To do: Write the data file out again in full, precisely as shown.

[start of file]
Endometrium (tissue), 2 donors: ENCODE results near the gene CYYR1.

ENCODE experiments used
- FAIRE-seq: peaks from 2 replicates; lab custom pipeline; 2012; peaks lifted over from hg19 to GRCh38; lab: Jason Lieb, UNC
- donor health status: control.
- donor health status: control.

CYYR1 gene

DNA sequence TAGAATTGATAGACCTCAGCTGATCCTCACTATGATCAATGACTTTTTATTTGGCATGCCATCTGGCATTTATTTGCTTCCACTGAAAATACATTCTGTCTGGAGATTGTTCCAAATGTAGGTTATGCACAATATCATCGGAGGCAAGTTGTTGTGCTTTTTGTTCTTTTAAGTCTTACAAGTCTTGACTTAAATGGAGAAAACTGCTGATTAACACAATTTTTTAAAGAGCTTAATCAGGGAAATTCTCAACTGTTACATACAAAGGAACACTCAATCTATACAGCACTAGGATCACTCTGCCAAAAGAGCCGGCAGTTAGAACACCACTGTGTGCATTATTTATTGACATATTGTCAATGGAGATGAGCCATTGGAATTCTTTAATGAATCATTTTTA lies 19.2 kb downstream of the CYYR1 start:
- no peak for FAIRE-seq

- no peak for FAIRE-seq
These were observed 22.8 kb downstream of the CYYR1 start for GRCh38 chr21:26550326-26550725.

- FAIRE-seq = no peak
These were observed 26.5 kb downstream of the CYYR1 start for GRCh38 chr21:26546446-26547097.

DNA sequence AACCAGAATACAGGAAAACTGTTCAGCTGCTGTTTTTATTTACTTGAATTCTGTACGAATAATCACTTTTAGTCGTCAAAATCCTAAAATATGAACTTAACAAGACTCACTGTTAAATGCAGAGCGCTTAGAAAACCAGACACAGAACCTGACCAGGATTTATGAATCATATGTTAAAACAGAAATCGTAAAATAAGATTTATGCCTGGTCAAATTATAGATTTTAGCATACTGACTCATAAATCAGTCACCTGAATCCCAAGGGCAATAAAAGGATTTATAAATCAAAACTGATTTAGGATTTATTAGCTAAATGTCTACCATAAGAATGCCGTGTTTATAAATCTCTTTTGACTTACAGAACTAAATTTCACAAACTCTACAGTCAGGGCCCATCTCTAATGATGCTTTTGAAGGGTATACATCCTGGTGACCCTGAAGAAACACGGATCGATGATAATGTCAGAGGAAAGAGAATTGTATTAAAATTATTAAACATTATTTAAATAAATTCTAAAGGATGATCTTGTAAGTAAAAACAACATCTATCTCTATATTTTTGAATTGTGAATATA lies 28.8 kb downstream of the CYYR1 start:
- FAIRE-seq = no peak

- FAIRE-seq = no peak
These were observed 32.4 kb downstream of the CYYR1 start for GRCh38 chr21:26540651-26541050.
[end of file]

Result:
Endometrium (tissue), 2 donors: ENCODE results near the gene CYYR1.

ENCODE experiments used
- FAIRE-seq: peaks from 2 replicates; lab custom pipeline; 2012; peaks lifted over from hg19 to GRCh38; lab: Jason Lieb, UNC
- donor health status: control.
- donor health status: control.

CYYR1 gene

DNA sequence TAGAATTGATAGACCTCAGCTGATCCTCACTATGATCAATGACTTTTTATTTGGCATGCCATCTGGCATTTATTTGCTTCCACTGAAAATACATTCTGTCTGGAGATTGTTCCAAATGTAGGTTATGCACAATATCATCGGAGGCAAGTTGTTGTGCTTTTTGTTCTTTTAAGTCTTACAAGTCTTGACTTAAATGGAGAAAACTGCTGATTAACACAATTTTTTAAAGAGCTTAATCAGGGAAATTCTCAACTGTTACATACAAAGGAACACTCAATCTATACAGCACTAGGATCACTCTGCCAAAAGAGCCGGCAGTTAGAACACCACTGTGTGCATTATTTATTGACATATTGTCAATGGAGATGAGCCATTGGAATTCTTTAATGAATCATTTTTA lies 19.2 kb downstream of the CYYR1 start:
- no peak for FAIRE-seq

- no peak for FAIRE-seq
These were observed 22.8 kb downstream of the CYYR1 start for GRCh38 chr21:26550326-26550725.

- FAIRE-seq = no peak
These were observed 26.5 kb downstream of the CYYR1 start for GRCh38 chr21:26546446-26547097.

DNA sequence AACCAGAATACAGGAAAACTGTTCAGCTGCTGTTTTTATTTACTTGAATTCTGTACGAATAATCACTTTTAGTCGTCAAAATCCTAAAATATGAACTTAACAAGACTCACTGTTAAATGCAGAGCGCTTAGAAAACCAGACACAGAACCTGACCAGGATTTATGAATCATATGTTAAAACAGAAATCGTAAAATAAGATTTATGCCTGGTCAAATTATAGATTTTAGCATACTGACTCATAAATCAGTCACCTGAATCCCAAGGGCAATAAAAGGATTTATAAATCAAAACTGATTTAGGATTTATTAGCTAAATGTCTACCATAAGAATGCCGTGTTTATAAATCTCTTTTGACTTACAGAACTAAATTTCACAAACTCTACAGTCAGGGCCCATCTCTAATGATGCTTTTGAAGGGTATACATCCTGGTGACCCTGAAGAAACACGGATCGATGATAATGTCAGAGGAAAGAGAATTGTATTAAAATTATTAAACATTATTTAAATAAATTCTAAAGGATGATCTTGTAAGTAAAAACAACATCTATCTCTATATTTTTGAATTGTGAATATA lies 28.8 kb downstream of the CYYR1 start:
- FAIRE-seq = no peak

- FAIRE-seq = no peak
These were observed 32.4 kb downstream of the CYYR1 start for GRCh38 chr21:26540651-26541050.